"MML is strongly supportive of that home rule authority," he said. "Home rule authority was put into the Maryland Constitution in 1955."

In terms of a charter amendment going to referendum, Peck said that is extremely rare.

"Only a dozen at most in the last 30 or so years," Peck said.

Del. Haven Shoemaker, R-District 5, an attorney by trade, said he considers the resolution "a housekeeping process."

"I was Mayor of Hampstead and, as I recall, we have something similar on the books with respect to missing meetings in particular," Shoemaker said. "I believe other towns have enacted similar measures."

According to Hampstead's code, a council member may be removed from office and their seat declared vacant if the member is absent without being excused by the Council for four consecutive, regularly-scheduled Council meetings; the member ceases to be qualified as required by the Charter; the member is convicted of a crime involving moral turpitude; or the member is convicted of any violation of local or state laws where such penalty includes forfeiture of office.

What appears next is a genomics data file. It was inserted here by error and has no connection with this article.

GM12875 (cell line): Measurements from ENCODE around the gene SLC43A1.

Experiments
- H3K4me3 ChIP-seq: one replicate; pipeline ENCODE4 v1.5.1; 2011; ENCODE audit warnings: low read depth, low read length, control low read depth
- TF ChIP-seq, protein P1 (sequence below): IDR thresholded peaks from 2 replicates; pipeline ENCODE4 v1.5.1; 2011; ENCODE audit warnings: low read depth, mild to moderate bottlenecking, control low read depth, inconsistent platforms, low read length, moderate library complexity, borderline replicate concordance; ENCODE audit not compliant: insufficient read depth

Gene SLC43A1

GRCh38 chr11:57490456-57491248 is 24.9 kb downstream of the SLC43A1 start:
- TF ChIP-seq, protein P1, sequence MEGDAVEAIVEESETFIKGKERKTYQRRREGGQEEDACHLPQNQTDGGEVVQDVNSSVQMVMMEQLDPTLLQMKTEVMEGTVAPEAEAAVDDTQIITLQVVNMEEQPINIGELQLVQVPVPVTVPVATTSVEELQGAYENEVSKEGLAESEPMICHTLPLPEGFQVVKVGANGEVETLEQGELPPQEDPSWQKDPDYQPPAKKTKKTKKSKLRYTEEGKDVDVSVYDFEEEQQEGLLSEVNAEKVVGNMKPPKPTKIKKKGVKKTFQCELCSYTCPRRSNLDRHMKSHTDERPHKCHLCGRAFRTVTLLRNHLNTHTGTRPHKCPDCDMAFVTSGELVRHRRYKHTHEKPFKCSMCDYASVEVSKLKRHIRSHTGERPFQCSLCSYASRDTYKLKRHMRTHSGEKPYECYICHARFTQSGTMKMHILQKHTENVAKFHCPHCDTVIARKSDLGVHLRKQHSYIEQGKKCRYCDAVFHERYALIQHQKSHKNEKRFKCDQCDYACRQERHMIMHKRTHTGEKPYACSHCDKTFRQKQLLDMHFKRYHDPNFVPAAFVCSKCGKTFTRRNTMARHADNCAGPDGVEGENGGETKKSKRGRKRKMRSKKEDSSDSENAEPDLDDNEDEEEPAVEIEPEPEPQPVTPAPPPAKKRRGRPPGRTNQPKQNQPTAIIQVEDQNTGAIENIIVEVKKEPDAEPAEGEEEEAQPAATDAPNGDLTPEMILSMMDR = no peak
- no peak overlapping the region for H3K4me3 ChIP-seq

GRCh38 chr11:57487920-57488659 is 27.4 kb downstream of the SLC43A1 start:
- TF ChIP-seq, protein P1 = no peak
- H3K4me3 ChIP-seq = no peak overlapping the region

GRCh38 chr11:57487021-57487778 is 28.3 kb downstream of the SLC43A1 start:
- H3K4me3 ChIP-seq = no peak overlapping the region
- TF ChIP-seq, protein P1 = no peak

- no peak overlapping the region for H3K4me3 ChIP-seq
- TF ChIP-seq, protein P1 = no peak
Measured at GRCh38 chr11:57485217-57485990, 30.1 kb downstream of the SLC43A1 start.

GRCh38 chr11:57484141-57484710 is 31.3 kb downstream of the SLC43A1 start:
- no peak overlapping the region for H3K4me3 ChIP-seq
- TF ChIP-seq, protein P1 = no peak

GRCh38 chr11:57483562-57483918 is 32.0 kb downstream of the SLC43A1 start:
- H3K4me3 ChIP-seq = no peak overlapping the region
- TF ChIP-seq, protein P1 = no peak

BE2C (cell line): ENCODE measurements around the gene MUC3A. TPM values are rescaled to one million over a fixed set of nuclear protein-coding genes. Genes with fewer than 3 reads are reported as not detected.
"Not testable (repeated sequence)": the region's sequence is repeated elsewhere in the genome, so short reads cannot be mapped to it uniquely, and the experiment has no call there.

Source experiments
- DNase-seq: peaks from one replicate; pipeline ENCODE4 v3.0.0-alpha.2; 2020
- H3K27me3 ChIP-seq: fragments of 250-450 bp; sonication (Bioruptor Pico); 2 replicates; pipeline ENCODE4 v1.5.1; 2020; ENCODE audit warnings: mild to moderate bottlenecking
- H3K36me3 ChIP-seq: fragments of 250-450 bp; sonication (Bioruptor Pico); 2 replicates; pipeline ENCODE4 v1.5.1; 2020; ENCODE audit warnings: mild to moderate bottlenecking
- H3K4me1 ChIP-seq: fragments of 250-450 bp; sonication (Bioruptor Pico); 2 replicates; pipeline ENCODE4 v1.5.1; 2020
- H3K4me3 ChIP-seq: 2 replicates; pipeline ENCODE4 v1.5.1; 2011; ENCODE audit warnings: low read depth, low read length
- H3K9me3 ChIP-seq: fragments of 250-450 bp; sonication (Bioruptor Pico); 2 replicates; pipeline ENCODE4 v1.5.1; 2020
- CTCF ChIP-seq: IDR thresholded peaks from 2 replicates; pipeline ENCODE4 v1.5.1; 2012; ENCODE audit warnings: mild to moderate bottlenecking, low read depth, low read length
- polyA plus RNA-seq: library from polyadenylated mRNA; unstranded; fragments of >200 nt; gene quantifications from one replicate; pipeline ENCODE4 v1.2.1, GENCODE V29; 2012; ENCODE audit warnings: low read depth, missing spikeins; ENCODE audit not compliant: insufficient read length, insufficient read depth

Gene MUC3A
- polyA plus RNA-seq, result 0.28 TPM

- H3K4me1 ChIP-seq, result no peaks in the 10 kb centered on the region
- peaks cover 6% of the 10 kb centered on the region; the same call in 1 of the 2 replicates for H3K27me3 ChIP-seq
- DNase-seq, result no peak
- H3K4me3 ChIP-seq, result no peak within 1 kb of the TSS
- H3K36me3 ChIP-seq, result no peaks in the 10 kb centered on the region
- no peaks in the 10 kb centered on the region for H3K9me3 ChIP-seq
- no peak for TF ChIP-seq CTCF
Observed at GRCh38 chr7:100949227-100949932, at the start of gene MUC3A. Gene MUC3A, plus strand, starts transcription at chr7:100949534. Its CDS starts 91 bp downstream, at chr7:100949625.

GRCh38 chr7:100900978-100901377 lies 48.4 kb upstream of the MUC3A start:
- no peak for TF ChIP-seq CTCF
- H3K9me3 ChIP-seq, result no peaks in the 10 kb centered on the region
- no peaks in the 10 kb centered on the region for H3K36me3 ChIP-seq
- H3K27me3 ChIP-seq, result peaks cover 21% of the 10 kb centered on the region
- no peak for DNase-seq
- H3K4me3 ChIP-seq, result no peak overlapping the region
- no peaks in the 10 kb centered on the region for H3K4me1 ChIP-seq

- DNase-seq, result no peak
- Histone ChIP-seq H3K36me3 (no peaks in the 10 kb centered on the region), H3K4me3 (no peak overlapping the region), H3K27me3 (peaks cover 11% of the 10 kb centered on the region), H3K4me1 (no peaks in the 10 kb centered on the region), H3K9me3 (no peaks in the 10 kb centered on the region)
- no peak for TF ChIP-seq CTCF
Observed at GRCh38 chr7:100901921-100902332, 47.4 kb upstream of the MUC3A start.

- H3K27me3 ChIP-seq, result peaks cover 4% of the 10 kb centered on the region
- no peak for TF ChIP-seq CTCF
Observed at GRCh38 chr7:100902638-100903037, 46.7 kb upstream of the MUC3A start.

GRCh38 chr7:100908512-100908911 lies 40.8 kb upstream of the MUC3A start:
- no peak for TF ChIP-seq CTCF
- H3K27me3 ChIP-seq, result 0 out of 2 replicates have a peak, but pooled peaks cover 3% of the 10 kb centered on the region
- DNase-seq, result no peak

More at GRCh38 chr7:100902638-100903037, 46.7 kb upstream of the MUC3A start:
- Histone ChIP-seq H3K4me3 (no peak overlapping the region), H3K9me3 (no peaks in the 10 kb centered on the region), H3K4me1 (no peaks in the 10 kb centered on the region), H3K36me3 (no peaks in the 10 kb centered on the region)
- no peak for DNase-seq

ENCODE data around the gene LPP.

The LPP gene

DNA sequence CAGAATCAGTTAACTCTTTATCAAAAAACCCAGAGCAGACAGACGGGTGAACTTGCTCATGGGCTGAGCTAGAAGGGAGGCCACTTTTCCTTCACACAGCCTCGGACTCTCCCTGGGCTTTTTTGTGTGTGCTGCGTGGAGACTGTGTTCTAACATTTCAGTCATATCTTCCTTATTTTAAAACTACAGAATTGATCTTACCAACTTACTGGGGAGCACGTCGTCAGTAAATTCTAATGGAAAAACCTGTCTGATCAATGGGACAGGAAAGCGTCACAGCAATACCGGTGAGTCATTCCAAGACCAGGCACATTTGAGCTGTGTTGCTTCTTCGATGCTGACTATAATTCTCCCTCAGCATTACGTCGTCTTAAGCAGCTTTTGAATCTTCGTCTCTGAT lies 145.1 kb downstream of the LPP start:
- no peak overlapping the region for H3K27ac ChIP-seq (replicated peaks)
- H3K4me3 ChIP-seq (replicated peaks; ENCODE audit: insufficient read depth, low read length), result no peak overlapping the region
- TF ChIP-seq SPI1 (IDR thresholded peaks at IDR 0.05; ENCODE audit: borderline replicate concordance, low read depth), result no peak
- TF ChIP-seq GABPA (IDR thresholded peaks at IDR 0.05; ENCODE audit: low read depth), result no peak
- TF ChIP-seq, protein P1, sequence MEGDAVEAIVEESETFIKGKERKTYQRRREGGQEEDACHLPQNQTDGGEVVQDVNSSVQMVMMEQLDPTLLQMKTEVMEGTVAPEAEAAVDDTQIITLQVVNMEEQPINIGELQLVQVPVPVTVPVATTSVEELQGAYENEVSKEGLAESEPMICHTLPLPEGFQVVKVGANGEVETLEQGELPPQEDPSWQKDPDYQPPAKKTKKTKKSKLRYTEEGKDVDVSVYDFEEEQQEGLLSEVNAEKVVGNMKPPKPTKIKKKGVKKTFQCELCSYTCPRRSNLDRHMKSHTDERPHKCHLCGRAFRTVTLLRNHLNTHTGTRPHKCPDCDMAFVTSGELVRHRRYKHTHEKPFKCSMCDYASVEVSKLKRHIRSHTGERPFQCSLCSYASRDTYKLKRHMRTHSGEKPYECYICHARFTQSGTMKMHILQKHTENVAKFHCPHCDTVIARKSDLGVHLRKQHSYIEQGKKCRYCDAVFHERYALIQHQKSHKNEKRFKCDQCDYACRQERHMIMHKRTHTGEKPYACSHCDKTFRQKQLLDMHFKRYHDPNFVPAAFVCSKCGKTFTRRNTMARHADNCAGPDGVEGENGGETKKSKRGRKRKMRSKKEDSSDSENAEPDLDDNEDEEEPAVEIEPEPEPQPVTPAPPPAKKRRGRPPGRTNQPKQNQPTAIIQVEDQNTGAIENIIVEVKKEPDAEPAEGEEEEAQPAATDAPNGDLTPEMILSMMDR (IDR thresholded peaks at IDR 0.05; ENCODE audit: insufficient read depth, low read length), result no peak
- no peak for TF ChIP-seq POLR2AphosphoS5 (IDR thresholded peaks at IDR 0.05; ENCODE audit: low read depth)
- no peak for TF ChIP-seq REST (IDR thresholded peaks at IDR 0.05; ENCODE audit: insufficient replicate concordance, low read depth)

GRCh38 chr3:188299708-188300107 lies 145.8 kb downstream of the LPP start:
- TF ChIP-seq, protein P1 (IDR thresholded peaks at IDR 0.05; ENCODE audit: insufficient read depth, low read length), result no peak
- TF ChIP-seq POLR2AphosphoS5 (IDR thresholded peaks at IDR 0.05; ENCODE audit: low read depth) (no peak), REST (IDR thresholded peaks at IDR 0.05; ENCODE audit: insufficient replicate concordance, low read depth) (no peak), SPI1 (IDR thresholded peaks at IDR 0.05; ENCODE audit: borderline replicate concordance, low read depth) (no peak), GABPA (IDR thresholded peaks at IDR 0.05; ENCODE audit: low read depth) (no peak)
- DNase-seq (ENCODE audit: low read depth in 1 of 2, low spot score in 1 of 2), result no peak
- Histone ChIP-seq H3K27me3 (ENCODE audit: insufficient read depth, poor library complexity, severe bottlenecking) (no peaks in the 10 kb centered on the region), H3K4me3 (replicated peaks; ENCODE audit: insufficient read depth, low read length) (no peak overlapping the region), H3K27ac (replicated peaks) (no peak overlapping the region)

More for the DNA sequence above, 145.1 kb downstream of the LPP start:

If one or more of the aforementioned conditions are met, the Council may remove a member by adoption of a resolution. Before consideration and passage of any such resolution, public notice shall be given and the member informed of the resolution by certified mail.

Shoemaker said Taneytown's recall election portion of the resolution is "pretty innovative."

"It's up to the people of Taneytown to decide if this is the direction they want to go. What's more democratic than that?" he said. "I think a lot of folks ought to emulate that."

Shoemaker said the proposed charter amendment is specific about what conditions should exist.

"That's addressed by this initiative. That's always something you want to be concerned about," Shoemaker said. "You don't want to make it too easy to try to remove from office a person that is duly elected by the people. That's undemocratic. The will of the people shouldn't be thwarted by some kind of technicality."